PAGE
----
One of the most vital campaigns you can associate yourself with at Sussex is that of Education Not for Sale.

Last year saw Campus protests, the largest student rally in over 20 years and consistently packed mass meetings as students and staff rallied together to support each other and to make a stand against the changing face of Higher Education.

Those who are already active members of the community here will have undoubtedly heard of the ENS campaign, but this article aims to refresh the progress of ENS here at Sussex in your minds and re-engage the great support that was built up last year. Many of you will not only be new to Sussex (and a very warm welcome is extended to you) but also new to Higher Education, university life, and the wonderful world of student politics altogether.

I urge you; do not be intimidated by preconceptions of student politics, you don’t have to be embarking on a glittering political career to understand. Get involved with and shape what is happening around you. Keep your eyes open and your ears alert, make your voice heard and join in. If you have an opinion, then make it count. If you don’t know, get to know.

ENS is a national campaign ran by students throughout the country which aims to unite student movements against the privatisation of Higher Education. Set up in 2005 by ‘left wing anti capitalist students’ who ‘fight the rule of profit in our education system and are seeking to organise students alongside workers in a struggle to replace capitalism with a society based on collective ownership, social provision for need, ecological sustainability and consistent democracy.’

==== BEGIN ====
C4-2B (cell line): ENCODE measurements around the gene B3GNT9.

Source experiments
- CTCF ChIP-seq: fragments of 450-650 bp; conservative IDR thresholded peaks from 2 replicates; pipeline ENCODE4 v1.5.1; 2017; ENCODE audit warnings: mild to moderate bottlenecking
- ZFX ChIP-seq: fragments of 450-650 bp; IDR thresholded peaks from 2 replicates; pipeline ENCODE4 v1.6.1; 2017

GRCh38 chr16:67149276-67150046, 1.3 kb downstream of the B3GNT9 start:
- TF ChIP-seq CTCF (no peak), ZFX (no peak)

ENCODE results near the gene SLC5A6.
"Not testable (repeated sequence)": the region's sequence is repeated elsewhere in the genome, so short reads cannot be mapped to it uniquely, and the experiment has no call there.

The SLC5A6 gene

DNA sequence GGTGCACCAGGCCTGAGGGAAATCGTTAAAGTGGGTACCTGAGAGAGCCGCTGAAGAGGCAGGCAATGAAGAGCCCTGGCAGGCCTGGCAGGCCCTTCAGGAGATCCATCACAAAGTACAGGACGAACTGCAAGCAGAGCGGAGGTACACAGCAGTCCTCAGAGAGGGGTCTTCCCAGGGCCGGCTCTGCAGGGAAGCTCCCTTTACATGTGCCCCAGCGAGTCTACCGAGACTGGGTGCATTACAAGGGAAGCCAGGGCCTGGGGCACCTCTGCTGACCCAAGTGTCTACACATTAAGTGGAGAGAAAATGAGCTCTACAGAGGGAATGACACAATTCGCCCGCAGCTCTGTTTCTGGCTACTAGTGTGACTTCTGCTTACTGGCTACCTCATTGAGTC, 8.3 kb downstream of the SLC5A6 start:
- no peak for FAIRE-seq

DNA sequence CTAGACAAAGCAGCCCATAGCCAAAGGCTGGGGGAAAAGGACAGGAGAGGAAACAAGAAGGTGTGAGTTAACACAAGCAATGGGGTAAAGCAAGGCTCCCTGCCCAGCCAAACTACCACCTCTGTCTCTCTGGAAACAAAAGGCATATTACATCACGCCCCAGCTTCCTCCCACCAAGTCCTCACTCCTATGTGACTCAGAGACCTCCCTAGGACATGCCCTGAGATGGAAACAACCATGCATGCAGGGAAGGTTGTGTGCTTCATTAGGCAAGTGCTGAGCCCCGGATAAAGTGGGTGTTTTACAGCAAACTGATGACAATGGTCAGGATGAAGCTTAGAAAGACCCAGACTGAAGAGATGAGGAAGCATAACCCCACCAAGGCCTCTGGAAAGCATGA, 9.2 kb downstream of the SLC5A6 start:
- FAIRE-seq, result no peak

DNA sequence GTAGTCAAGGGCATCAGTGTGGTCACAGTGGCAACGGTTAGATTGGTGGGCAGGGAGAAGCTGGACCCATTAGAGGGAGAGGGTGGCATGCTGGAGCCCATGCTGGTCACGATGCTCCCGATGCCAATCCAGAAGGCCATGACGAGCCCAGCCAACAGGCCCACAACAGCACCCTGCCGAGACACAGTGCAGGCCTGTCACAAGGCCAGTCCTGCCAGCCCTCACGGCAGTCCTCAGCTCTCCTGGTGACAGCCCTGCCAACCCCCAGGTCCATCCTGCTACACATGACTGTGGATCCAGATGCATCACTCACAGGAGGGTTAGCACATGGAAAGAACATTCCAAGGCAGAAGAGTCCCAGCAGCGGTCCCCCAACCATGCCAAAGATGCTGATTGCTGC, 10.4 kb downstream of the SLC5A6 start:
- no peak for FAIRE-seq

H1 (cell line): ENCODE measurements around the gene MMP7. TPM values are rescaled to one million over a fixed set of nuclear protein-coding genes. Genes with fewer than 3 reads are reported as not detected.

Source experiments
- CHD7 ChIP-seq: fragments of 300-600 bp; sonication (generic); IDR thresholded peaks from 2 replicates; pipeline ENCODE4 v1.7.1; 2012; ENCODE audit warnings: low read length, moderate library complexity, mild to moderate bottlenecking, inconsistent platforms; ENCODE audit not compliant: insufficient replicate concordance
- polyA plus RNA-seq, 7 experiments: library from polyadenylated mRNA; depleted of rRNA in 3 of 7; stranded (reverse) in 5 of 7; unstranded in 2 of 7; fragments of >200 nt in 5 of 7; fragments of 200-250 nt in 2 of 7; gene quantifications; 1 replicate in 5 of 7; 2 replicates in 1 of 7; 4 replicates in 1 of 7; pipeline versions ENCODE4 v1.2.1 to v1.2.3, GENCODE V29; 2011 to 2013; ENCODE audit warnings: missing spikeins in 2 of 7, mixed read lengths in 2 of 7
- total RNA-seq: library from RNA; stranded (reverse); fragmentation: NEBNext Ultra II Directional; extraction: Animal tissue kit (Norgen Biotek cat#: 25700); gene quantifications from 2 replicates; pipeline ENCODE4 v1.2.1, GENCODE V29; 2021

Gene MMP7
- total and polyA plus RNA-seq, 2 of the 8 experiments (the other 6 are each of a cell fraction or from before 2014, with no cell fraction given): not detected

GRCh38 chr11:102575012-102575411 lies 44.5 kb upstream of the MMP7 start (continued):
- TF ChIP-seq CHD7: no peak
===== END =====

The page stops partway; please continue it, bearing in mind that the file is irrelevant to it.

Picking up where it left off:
The Education Not for Sale website (www.free-education.org.uk) has plenty of information on the national campaign and if you look at the ‘Where we stand’ section the aims of the campaign are clearly laid out in the manifesto for the ‘Reclaim the Campus’ movement, as agreed at a meeting held in London in may 2008 where ENS representatives from all around the country debated and then agreed upon (or, at least tried to agree) what ENS should be campaigning for. These foreground and include; ‘Free, top-quality, secular and democratic education and public services at every level, funded by taxing the rich and business. The abolition of all fees and a living, non-means-tested grant for every student, in FE and HE’, and prioritising ‘Education not profit’ asking for ‘business out of our schools, colleges and universities. Institutions run democratically by students, education workers and communities and aimed at developing free human beings, not teaching factories run by bureaucrats to make a profit and produce compliant workers’.

Too many people simply disregard these ideals as unachievable; they might be labelled as wishy-washy or hippie-dippy. Is it really too much to ask for an anti-elitist, free higher education system throughout the UK? Democracy, free speech and academic freedom in HE should come as standard, not be the exception, a goal towards which we have to constantly struggle. If Scotland can do it, why can’t we? For heavens sake; if Cuba can do it, why can’t we?

It is not enough to bury your head in the sand and worry only about our own situation. We must unite now to protect HE systems and our institutions for generations that follow.